Slate.com and Wired Magazine’s May issue break down the explosion in online video in simple, straight forward pieces. On Slate Paul Boutin’s article A Grand Unified Theory of Youtube and Myspace he claims that Youtube.com and Myspace.com are popular with the kids precisely because neither of the sites tell kids what to do. In The Fab 4 Million (also on Slate.com) Sam Anderson investigates the popularity of lip-syncing videos and points out that Youtube.com is “the polar opposite of American Idol,” but it’s still making kids famous, albeit for horrifying reasons.
As technology continues to isolate everyone, the need to see what other humans in other parts of the world are doing (lip-syncing, getting nutted on handrails, or crashing on thier bikes) is going to be of growing importance. If that is true, then the superstars of the new video revolution are going to be a lot more like Emogirl21 and a lot less like Kelly Clarkston. I’ve yet to figure out which is worse.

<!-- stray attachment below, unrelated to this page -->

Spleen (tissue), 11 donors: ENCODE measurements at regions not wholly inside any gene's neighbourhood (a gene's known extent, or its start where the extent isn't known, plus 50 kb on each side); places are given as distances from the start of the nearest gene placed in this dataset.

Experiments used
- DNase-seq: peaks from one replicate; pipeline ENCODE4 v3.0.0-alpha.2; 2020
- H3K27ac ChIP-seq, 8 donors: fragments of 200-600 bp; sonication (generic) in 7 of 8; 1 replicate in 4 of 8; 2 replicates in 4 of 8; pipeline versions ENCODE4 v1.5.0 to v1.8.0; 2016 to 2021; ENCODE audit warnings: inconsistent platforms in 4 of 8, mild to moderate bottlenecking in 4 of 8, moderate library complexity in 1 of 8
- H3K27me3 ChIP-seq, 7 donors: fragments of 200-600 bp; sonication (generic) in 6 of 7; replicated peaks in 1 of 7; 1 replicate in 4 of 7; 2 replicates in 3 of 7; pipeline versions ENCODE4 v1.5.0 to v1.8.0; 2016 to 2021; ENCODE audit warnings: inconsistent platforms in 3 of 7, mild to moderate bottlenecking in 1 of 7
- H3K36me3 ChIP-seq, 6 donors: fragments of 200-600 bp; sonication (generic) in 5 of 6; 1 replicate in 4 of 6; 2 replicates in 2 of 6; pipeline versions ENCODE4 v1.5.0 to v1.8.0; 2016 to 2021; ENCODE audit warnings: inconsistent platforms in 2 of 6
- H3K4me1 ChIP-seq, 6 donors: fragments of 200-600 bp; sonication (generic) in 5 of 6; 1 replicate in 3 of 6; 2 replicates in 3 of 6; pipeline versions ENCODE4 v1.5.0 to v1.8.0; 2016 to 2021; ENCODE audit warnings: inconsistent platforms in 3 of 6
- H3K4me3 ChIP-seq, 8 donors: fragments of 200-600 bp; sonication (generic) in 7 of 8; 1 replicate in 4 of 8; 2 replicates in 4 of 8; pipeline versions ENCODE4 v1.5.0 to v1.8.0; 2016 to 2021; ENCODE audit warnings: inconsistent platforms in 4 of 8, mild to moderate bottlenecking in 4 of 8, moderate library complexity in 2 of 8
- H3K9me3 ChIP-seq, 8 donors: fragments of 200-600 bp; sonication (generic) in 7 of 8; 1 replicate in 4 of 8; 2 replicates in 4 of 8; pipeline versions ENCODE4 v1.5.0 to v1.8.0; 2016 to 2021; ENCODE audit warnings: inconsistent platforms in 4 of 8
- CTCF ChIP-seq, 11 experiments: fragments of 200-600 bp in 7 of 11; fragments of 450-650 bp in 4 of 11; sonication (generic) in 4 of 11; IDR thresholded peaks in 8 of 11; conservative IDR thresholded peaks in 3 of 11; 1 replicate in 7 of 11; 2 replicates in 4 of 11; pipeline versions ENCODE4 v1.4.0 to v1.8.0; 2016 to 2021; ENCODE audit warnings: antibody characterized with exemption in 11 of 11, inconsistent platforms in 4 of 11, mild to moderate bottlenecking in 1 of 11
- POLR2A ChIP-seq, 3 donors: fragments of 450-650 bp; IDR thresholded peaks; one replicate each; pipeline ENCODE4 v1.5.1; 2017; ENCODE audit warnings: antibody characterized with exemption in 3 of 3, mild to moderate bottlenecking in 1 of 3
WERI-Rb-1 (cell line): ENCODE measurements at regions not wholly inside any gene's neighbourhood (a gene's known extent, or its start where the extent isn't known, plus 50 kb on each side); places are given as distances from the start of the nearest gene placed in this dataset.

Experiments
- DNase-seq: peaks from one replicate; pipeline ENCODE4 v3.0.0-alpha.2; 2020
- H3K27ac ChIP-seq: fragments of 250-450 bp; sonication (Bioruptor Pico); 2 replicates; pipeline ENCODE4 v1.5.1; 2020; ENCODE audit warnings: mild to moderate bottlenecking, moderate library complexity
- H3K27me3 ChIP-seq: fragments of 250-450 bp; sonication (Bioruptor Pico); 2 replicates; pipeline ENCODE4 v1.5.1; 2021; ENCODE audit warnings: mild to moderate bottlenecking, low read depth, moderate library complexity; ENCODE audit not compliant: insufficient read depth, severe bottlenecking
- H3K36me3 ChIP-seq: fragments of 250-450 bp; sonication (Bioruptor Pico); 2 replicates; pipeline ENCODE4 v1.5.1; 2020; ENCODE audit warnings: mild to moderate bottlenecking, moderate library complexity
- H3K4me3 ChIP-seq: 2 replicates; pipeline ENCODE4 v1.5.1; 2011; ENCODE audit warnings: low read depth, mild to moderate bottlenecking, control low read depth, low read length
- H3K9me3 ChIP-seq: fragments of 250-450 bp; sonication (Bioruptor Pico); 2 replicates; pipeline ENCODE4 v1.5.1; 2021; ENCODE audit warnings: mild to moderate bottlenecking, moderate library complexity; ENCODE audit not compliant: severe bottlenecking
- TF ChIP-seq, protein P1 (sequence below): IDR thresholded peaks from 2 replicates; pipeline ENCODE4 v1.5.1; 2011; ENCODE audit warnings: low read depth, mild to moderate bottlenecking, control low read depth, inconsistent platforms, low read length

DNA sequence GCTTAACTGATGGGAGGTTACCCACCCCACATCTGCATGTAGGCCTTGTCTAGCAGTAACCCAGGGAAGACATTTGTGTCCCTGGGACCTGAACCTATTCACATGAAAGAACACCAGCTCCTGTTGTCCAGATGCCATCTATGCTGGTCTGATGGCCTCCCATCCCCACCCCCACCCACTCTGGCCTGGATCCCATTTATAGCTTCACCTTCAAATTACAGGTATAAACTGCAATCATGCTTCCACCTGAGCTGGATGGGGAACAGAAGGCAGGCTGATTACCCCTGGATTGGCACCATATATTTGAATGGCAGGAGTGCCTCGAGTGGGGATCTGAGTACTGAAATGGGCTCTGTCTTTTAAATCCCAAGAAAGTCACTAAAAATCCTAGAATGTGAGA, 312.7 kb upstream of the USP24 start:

– Youtube updates their system to include “favorite subscriptions” [via: Digg]
– Youtube raises another $25 million in VC
– The Myspace Backstory by aspiring journalist Trent Lapinski [via: Valleywag]
– After Five Months YouTube is a Star
– Youtube bandwidth: $1 million a month [via: Twit.tv]